The tone was similar in capitals that are comfortably removed from the fray.
"The speech just confirms what he is," said Carmela Compagnone, an office administrator in Rome. "He is a despot. He doesn't care what the international community has to say. He thinks he is master of the world, and that's the way he behaves. He wanted this war from the beginning, and he will go ahead with it, ignoring any other country."
Even in the heart of Western Europe, many ordinary citizens don't like Bush much more than they do the Iraqi president. Italy illustrates a chasm between voters and political leaders that could hurt U.S. hopes of assembling a coalition in the event of a rebuff by the United Nations.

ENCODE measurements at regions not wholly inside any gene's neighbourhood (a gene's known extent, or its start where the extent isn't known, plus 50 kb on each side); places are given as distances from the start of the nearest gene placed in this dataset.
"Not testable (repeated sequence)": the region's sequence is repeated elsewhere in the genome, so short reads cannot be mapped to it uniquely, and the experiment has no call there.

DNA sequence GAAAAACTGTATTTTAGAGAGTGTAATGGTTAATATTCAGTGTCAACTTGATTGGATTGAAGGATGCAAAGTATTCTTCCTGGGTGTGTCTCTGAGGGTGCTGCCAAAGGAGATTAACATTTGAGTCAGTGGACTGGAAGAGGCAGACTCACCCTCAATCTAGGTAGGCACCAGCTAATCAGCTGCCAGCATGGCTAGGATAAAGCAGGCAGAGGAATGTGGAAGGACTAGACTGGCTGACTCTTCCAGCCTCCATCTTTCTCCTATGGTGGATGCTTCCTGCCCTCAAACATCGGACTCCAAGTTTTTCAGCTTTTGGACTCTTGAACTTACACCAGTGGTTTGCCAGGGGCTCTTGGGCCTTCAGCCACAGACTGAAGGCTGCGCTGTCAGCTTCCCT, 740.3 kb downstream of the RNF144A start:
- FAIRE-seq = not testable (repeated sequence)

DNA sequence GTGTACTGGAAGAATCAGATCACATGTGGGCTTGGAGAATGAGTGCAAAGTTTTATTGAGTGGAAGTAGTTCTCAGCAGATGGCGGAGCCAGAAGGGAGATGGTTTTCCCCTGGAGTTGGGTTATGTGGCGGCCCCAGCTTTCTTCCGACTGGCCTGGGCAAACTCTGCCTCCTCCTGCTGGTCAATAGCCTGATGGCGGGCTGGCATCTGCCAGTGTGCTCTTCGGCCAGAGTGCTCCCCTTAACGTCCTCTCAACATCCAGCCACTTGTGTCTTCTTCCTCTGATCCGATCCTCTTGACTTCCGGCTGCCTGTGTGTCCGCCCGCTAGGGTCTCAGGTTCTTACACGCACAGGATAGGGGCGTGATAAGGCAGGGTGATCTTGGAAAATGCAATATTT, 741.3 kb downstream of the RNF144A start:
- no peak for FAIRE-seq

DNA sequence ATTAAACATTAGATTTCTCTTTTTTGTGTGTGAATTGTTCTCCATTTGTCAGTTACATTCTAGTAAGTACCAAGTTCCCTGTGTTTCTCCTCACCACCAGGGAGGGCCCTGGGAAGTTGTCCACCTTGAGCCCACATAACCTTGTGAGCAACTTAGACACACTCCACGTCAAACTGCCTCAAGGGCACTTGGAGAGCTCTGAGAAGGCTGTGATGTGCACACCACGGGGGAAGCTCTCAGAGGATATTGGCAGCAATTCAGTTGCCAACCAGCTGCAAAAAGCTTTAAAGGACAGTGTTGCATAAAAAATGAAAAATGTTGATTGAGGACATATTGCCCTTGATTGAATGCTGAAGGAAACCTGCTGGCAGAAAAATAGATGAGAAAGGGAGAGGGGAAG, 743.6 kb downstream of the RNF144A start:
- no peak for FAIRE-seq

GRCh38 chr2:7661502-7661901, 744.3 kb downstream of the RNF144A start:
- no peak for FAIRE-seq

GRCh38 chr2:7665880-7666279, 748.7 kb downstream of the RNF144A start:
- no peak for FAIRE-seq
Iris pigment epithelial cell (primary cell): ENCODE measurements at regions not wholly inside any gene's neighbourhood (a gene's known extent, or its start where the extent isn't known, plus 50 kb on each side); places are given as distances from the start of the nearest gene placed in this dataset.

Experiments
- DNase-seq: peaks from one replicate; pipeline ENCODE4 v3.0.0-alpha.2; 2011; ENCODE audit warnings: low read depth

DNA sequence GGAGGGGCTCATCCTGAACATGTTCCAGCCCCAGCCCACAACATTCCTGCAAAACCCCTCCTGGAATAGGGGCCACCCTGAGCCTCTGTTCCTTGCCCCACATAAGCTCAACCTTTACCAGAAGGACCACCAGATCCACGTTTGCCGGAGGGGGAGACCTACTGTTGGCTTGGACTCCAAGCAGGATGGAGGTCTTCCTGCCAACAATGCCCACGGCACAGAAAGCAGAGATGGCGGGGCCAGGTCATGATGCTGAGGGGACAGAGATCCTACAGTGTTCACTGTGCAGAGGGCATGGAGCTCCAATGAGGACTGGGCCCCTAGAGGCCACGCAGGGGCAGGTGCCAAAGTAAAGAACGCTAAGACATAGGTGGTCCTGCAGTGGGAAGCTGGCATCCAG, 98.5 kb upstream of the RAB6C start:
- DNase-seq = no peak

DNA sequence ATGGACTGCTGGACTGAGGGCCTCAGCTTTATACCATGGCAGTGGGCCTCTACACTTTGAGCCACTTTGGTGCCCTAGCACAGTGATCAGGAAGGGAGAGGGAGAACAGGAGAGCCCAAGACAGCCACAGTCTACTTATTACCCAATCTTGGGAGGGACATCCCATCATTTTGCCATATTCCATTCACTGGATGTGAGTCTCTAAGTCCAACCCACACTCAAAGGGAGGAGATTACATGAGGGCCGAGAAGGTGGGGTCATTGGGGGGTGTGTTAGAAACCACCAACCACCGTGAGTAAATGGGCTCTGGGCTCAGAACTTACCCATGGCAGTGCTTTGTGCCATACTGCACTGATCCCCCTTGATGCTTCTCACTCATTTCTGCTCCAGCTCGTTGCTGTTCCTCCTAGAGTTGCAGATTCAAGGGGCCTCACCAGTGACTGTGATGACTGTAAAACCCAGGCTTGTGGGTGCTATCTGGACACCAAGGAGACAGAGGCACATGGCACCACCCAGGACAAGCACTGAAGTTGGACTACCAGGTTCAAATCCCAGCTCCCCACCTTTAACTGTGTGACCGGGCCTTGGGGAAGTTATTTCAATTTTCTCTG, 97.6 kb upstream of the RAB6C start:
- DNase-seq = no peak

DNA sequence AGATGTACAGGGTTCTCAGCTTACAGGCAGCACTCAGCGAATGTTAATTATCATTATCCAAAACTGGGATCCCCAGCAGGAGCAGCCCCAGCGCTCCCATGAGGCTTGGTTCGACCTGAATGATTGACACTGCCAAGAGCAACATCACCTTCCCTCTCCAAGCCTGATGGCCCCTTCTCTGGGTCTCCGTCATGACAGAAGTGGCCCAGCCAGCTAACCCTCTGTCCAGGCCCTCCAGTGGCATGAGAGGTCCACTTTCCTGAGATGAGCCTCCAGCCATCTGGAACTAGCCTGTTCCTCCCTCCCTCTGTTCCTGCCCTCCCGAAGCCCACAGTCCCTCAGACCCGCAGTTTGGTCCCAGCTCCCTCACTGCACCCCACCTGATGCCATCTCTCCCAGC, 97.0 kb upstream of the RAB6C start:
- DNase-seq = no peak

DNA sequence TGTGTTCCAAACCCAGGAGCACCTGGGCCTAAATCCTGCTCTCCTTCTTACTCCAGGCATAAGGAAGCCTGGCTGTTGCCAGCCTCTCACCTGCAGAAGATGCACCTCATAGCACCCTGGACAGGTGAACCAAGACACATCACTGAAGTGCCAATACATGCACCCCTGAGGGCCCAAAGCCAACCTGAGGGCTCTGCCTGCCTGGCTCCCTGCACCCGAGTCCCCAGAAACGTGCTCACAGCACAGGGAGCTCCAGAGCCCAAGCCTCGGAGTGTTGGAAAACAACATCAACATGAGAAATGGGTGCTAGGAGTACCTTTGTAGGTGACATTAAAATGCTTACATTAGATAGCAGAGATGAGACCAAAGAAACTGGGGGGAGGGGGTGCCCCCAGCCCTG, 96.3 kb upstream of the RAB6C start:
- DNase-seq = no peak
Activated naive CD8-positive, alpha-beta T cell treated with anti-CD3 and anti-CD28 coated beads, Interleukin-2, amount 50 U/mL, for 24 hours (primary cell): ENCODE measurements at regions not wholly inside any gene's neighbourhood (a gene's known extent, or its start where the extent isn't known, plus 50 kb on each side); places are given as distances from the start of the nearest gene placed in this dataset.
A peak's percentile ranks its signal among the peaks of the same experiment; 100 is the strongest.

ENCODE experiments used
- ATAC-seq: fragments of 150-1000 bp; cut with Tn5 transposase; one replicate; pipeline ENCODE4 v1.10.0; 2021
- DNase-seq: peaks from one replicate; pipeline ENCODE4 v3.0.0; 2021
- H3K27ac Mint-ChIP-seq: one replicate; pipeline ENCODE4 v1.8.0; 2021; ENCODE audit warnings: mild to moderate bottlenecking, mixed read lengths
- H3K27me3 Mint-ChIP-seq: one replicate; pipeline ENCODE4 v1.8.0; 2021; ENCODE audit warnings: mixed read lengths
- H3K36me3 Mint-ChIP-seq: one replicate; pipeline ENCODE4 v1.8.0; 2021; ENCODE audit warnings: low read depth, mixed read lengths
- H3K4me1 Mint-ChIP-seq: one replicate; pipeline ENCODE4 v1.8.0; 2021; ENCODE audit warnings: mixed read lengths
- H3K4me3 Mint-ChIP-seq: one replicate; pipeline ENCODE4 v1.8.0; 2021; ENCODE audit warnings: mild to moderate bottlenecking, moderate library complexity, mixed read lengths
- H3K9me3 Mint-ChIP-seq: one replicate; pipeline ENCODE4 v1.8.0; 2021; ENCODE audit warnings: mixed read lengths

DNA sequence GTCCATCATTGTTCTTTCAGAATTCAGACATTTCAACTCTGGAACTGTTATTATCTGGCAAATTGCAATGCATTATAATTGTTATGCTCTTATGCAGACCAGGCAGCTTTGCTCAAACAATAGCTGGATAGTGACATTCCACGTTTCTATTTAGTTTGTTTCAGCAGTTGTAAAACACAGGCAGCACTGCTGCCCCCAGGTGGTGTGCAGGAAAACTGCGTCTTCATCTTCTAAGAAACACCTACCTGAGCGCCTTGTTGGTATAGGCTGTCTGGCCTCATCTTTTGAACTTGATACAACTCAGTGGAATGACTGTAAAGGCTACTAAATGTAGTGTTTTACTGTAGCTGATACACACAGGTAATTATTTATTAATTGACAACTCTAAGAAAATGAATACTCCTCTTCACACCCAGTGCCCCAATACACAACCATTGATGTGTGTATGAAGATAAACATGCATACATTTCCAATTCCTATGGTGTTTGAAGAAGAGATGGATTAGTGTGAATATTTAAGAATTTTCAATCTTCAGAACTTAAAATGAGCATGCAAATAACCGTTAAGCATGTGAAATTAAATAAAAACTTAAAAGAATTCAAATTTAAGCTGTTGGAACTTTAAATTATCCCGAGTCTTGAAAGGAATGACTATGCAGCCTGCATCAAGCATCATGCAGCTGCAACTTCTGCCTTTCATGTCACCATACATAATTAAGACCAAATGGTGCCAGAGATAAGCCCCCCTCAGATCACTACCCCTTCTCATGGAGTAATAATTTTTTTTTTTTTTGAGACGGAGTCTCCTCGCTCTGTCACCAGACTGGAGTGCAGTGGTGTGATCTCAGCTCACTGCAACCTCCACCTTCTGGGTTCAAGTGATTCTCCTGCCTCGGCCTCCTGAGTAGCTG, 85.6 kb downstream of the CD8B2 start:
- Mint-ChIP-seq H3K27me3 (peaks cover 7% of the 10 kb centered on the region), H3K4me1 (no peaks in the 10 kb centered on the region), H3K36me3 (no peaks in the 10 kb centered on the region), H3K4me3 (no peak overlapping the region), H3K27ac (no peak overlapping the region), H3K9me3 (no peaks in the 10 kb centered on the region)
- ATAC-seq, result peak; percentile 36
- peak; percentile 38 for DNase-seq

Prime Minister Silvio Berlusconi announced plans Wednesday to provide Italian bases for U.S. warplanes to use in a possible campaign against Iraq. Berlusconi has been courted by the White House for a "coalition of the willing." He said he will talk to Bush "like a true friend" during an upcoming visit to Washington.
But a presentation on Iraq by Italy's foreign minister was interrupted when angry opposition senators threw leaflets and denounced the government's support of Bush.
In Moscow, part of Bush's message struck a chord with a government that sees a growing Islamic menace in its war in the breakaway republic of Chechnya.
Bush's most important point was "the need for the further consolidation of interaction of the world community in the struggle against terrorists," said Foreign Minister Igor S. Ivanov. Russian President Vladimir V. Putin warned this week that his nation might consider military options against Iraq if it interferes with inspectors.